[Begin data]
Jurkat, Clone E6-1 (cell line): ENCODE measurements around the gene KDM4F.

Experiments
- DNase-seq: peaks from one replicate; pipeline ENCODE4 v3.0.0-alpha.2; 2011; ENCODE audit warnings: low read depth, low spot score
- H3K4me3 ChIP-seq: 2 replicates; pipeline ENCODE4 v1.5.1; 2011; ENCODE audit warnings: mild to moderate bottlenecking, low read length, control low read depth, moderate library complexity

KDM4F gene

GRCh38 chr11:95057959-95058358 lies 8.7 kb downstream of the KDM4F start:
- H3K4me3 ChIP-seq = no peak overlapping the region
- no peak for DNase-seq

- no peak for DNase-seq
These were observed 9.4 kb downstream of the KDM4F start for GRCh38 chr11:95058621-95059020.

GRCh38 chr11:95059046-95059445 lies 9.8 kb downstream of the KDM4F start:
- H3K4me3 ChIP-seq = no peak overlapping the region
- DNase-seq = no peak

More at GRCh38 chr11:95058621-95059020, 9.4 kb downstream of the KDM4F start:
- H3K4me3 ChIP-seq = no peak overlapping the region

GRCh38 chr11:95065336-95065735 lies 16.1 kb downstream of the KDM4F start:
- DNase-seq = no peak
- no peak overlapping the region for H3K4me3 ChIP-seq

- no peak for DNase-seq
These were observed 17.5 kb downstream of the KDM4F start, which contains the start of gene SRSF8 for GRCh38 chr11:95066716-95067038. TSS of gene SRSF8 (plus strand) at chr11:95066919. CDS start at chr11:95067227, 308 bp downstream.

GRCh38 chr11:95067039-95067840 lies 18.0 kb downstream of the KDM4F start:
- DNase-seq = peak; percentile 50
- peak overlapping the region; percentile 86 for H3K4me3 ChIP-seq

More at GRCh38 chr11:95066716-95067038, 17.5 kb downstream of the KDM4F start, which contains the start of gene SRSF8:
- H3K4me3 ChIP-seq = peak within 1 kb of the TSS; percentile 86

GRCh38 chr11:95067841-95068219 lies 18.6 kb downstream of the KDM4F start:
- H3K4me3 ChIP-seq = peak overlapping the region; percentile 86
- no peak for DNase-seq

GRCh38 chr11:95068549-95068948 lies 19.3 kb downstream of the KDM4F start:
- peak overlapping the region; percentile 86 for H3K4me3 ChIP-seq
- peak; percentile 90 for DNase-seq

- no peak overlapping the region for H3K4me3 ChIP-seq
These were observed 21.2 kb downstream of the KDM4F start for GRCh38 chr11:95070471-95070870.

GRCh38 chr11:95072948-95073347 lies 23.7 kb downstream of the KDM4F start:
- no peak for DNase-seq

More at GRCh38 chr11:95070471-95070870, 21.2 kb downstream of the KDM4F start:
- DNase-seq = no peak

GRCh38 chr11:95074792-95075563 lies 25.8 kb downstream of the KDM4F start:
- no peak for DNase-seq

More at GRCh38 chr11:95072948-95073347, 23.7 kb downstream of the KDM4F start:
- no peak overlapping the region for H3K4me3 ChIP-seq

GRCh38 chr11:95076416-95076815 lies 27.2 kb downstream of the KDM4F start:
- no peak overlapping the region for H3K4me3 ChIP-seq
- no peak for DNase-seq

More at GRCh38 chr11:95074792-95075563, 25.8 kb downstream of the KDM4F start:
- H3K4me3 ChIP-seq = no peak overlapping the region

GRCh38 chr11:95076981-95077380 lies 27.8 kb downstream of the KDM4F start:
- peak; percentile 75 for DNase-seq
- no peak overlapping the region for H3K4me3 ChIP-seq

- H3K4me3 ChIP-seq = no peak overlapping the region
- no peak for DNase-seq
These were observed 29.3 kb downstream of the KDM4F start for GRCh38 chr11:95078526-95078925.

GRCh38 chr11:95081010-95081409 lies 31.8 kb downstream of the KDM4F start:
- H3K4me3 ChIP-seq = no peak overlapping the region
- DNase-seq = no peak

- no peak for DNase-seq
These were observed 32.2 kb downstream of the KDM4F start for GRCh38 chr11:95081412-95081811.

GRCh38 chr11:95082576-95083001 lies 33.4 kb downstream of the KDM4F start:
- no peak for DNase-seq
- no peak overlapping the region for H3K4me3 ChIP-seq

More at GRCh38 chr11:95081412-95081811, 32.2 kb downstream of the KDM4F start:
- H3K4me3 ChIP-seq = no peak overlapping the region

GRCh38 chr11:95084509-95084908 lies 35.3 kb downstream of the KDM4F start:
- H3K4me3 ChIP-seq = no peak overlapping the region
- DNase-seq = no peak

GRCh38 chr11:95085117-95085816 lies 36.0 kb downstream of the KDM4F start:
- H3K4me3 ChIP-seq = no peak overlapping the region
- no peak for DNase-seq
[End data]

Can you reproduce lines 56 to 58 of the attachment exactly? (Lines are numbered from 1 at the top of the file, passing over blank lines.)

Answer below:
- no peak for DNase-seq
These were observed 32.2 kb downstream of the KDM4F start for GRCh38 chr11:95081412-95081811.

GRCh38 chr11:95082576-95083001 lies 33.4 kb downstream of the KDM4F start: